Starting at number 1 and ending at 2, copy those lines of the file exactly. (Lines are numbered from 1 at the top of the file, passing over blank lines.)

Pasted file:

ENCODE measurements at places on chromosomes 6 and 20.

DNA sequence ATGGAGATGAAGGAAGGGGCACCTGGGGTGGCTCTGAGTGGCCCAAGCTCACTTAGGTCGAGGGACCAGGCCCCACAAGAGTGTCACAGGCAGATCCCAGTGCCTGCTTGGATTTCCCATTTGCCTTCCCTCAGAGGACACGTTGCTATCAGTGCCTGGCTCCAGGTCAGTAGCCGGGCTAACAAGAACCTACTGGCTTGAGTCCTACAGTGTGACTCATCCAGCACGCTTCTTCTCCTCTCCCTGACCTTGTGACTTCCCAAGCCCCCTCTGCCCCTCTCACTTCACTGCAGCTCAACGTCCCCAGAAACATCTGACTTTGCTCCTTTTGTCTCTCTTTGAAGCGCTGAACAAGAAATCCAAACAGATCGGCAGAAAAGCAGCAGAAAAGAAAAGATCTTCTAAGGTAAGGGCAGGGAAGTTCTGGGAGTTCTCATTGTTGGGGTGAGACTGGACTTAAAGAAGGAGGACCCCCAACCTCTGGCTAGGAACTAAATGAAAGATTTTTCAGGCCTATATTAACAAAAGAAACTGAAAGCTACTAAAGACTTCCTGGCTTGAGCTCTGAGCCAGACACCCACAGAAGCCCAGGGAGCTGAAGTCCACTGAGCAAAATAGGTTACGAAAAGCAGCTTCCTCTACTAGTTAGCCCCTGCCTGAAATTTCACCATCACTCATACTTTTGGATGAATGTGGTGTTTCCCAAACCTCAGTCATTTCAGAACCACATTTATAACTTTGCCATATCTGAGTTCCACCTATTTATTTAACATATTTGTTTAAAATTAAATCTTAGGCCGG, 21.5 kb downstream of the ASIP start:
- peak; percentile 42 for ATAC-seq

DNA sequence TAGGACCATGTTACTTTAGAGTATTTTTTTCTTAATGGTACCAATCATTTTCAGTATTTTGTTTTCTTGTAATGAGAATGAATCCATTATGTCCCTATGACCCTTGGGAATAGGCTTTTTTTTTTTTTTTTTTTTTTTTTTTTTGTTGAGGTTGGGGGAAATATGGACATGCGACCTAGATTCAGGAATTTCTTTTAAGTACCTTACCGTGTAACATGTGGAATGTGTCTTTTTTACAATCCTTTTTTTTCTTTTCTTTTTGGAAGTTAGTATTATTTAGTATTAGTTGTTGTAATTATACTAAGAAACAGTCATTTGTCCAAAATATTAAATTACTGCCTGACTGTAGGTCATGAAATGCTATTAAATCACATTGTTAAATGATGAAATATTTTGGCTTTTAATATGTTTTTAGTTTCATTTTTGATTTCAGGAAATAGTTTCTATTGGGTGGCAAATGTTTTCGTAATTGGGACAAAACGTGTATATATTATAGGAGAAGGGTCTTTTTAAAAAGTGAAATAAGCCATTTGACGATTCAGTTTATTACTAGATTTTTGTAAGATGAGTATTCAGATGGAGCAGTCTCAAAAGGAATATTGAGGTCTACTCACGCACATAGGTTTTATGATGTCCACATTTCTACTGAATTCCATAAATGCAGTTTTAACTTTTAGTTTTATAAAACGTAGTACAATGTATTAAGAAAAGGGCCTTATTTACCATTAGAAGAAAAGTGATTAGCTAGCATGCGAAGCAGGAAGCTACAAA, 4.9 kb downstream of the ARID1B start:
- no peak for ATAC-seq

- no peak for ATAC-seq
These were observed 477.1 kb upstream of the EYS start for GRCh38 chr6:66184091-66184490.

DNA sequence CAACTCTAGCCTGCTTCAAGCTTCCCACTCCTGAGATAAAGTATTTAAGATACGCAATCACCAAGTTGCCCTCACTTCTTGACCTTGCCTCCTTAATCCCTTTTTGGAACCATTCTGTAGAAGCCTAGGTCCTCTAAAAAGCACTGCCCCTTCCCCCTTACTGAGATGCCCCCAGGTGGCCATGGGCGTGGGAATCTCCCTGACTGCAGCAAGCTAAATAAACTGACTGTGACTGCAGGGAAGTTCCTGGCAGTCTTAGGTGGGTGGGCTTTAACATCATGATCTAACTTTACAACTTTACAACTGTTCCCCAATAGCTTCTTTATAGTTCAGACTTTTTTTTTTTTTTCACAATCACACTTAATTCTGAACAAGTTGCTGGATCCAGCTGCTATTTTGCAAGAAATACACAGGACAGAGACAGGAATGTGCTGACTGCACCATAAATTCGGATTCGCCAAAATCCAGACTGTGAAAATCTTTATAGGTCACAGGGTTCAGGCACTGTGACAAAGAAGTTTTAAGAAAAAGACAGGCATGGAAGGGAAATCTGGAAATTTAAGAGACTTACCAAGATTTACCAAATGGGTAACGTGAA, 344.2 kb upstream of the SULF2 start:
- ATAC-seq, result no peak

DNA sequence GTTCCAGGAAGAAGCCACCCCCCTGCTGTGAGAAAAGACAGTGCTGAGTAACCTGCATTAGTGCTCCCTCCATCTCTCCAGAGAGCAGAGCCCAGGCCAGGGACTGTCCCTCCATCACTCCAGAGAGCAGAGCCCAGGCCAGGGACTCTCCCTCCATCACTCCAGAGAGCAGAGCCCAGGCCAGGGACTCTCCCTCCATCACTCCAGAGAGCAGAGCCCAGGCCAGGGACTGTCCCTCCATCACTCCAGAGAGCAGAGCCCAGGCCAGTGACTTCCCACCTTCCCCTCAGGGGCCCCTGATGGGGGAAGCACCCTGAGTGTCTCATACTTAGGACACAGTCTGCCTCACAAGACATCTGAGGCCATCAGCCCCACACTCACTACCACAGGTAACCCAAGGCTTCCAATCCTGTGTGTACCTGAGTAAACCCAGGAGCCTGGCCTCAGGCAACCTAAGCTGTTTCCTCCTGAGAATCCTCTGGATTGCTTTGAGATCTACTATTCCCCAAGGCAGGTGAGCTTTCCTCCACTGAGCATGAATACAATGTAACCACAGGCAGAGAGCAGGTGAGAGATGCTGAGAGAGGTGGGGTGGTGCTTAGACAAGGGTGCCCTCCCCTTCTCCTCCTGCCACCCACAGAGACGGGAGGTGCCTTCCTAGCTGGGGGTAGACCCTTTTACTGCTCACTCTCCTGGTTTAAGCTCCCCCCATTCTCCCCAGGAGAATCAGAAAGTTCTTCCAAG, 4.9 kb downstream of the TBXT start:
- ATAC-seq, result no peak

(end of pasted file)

ENCODE measurements at places on chromosomes 6 and 20.

DNA sequence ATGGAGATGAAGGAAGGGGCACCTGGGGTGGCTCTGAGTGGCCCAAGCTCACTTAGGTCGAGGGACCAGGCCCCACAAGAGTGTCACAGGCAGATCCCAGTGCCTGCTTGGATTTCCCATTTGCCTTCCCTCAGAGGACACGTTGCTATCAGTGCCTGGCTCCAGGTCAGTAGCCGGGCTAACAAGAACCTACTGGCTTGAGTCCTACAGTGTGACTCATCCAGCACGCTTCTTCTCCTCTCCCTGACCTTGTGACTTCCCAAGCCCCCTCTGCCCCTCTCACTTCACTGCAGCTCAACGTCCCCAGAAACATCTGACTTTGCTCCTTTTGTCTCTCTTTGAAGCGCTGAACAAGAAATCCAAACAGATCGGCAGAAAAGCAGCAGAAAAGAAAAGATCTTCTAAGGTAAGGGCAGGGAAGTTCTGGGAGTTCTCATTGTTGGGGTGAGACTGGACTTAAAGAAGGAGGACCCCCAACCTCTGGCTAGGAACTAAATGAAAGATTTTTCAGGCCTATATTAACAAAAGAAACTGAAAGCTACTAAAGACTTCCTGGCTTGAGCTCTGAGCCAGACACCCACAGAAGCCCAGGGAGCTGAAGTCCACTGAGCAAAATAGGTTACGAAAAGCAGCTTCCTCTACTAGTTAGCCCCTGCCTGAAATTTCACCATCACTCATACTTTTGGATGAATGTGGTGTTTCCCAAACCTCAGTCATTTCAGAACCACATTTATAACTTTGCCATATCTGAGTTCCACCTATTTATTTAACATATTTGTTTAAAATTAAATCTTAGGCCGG, 21.5 kb downstream of the ASIP start: